India is not just a country with rich cultural heritage and tradition, but with enormous architectural wonders and mysteries which have raised the eyebrows of scientists around the world. The numerous temples in India are the living examples of engineering genius of our people.
One such wonder is the Lepakshi temple which is located in the Anantpur district of Andhra. Each stone here has a story to tell which describes the genius thinking of the architects. The Lepakshi temple has reference in the ancient scripture Skandapurana which is referred to as one of the most significant temples in India. The temple is believed to be built by saint Agastya during the times of Vijayanagar Empire under the King Achyuta Devaraya. The genius architects of this temple are two brothers named Virupanna and Veeranna who were well known for their unique designs.
The temple is situated on the hills of Kurmasaila which resembles the shape of a tortoise. The story of Lepakshi originates from the times of Ramayana, when the bird Jatayu tried to save Sita from Demon Ravan. In the fierce battle, it is said that Ravan cut one of the wings of Jatayu which fell on the rocks of these hills. When Lord Ram came across Jataya lying near the place, he encouraged the bird to rise saying “Le-Pakshi” which means : Rise, Oh bird”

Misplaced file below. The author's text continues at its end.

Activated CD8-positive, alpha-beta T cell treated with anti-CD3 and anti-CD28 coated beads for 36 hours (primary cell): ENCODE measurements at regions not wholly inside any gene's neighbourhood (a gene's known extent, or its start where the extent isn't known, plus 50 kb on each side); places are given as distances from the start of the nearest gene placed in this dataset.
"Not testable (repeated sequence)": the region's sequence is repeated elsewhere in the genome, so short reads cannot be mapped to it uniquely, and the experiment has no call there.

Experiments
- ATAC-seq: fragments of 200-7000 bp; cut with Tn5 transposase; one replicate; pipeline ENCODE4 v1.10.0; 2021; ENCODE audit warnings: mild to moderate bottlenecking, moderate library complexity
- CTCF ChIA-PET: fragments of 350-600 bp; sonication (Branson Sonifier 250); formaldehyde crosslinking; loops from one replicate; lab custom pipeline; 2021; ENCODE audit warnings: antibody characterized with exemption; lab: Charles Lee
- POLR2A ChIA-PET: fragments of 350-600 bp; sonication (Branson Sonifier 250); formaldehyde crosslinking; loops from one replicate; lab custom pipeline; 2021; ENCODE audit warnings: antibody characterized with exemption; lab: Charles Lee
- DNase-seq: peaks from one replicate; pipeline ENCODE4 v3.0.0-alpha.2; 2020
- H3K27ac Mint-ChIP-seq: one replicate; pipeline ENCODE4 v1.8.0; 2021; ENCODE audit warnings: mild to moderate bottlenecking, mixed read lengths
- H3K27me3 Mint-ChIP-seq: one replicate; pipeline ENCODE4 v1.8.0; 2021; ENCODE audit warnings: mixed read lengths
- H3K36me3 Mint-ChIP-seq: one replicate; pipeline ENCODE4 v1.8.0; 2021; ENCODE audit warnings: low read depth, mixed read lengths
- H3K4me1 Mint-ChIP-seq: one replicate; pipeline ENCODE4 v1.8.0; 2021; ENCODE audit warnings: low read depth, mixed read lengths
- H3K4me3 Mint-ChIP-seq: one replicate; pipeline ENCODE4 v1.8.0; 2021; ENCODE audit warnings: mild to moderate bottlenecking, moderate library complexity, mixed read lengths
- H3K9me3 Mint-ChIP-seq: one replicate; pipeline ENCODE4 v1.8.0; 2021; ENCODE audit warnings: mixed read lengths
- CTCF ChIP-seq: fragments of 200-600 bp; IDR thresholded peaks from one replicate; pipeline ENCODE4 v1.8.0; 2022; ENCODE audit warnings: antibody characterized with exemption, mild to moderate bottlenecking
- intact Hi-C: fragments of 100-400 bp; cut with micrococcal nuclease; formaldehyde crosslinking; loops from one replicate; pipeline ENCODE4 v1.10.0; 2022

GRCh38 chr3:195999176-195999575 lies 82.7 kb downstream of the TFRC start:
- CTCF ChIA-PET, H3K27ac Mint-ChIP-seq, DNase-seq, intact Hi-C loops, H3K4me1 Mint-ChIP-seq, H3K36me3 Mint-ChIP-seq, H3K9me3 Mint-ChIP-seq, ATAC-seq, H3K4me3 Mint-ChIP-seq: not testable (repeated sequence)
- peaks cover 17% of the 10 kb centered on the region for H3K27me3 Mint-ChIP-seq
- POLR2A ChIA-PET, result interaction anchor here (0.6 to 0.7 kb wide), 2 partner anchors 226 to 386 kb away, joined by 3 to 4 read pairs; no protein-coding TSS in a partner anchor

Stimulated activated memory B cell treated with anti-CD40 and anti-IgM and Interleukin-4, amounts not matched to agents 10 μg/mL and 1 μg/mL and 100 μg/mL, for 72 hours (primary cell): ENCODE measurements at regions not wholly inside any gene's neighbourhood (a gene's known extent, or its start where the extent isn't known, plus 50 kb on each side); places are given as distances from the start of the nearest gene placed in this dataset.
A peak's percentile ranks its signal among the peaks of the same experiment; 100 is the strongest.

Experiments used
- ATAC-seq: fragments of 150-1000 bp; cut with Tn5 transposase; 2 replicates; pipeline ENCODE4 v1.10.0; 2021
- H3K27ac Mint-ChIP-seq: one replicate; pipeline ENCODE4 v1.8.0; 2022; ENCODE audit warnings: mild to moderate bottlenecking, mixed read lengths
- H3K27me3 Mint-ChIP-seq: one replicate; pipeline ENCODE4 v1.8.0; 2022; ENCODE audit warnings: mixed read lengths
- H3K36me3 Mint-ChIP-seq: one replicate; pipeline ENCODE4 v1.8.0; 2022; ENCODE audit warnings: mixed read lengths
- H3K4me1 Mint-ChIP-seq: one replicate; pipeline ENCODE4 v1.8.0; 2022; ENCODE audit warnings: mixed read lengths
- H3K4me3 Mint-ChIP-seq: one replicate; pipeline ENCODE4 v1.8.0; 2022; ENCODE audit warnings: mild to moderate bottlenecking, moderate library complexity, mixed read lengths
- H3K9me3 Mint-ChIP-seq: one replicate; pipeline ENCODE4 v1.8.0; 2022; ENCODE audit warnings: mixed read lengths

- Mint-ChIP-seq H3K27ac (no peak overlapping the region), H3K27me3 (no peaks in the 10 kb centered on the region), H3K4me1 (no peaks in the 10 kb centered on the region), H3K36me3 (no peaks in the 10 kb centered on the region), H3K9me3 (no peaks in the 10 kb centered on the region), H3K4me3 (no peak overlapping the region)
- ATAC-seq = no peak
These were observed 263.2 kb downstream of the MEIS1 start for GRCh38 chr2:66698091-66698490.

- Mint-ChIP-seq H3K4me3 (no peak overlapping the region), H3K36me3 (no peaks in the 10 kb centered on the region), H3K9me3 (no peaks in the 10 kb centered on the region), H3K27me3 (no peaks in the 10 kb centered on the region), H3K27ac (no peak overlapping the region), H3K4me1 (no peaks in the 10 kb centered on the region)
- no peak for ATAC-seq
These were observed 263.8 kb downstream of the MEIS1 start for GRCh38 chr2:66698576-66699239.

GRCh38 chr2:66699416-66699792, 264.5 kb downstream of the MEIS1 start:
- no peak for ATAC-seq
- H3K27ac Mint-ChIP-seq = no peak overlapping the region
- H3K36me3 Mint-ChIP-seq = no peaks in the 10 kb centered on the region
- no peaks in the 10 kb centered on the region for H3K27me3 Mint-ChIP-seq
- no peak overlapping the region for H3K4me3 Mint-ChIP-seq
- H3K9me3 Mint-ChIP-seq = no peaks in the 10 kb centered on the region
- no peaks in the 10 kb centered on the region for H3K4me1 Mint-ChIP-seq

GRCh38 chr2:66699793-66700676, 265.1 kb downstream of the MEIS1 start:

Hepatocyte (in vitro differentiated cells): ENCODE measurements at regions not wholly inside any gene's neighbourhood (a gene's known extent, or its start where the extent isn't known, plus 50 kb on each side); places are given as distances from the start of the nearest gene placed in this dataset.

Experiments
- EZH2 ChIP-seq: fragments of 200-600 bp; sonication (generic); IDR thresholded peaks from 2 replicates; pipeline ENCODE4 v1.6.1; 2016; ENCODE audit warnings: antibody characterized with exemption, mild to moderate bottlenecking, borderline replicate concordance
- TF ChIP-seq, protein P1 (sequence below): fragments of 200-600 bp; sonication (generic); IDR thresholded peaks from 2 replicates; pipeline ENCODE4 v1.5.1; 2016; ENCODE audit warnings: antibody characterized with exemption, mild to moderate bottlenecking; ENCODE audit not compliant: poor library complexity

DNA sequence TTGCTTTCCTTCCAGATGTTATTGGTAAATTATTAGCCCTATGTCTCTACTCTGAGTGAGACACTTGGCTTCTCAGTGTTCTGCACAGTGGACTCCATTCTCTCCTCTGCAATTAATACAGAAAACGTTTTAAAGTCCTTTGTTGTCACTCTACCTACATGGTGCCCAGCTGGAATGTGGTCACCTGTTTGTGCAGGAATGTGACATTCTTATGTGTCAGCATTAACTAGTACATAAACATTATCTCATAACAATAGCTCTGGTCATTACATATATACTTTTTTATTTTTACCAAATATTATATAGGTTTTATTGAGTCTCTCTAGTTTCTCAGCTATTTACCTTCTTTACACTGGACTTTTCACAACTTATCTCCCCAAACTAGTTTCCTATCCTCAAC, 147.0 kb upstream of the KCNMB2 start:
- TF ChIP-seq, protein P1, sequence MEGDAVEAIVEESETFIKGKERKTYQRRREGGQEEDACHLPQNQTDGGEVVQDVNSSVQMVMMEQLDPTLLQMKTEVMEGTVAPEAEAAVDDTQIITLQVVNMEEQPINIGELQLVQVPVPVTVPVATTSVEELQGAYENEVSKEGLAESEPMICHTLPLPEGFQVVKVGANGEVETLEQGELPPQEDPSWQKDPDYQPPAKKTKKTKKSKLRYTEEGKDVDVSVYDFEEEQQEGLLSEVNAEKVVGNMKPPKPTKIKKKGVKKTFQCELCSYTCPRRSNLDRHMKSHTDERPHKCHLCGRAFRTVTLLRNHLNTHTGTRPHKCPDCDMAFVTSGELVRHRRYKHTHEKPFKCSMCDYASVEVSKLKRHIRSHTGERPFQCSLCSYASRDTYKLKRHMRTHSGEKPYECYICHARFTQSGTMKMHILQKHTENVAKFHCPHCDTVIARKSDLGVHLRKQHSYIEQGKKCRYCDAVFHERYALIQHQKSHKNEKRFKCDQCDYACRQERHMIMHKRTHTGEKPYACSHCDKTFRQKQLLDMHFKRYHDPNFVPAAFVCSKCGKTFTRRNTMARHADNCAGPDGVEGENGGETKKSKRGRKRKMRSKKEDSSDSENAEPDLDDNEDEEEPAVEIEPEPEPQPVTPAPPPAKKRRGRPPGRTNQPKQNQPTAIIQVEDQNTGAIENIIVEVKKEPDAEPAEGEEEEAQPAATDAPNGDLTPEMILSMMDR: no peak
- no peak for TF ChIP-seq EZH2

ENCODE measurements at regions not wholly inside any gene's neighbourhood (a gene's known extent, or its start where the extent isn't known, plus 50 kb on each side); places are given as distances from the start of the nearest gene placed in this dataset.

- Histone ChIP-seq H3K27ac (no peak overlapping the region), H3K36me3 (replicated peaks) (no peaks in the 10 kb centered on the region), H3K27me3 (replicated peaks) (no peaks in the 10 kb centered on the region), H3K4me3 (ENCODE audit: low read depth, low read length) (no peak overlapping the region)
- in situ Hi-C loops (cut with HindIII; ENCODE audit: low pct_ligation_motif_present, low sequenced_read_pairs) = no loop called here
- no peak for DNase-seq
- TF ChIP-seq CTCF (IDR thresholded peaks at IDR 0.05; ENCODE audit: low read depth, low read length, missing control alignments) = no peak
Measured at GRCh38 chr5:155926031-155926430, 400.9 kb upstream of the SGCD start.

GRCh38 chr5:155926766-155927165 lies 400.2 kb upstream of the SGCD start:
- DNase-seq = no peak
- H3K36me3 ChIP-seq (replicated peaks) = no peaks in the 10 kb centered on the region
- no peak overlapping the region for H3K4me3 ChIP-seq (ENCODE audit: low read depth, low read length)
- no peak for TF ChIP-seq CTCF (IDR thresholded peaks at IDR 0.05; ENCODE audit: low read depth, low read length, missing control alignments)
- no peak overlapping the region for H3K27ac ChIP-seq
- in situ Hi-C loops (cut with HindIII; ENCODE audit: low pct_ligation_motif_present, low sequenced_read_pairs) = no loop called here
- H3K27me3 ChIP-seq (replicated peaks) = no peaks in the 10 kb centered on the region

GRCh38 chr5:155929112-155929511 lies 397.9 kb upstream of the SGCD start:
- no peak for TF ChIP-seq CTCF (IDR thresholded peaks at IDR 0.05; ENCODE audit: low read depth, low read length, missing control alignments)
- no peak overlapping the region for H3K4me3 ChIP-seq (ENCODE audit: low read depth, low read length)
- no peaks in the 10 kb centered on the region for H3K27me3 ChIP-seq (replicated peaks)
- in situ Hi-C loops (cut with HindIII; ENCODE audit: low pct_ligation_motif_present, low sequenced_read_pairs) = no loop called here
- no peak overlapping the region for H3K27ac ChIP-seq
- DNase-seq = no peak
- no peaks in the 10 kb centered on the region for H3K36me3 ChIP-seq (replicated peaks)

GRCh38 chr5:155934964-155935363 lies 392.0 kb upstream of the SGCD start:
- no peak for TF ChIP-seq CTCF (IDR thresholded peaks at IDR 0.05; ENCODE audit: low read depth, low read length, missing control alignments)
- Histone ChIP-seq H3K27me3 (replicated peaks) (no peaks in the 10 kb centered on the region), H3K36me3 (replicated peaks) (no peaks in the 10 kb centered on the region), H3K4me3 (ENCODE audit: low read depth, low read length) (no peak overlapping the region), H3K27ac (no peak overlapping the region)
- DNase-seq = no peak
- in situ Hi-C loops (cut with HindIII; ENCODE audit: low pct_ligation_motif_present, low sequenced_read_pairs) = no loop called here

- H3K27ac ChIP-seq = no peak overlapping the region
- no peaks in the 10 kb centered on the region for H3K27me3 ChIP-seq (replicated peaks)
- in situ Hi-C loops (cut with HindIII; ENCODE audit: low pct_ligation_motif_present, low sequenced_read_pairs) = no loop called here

The other story which surrounds the temples is that Virupanna’s son was blind from birth and his devotion towards the lord helped him get his eye sights back. But when the news reached the King, he was told that Virupanna was using King’s treasure to cure his son’s illness. The King then ordered to remove the eyes of Virupanna, but when he heard this news, he himself volunteered to remove his eye and threw them against the walls of the under constructed Kalyana Mantapa inside the temple premise. Thus, the place got its name as Lape-Akshi (village of the blinded eye). It is said that even today people are able to see the blood stains. This is also believed to be one of the reasons which earned the name Lep-Akshi.
The temple has many structures which are architectural marvels. The Hanging pillar of the temple is one of the main attractions which has made scientists wonder. The hanging pillar here doesn’t touch the ground and is hanging from the roof. This unique structure had once puzzled the British engineer Hamilton who wanted to forcefully pull the pillar down and make it touch the ground. He believed that it was an architectural aberration and tried to rectify the pillar.
Hamilton forcefully made one corner of the pillar touch the ground, it resulted in a tectonic shift of the entire temple. When he studied the building architecture, he realised that the pillar acted as a ballast to the hall’s roof. So, any changes made forcefully would bring the entire structure down.
The temple also has a magnificent rock-cut sculpture of a huge serpent with three coils and seven hoods, which is regarded as the largest nagalinga in the country. It is said that the sculpture was carved in an unimaginable short duration while the artisans were waiting for their meals to be prepared.
So, the entire temple is a architectural marvel which cannot reproduced by anyone and showcases the pride of India.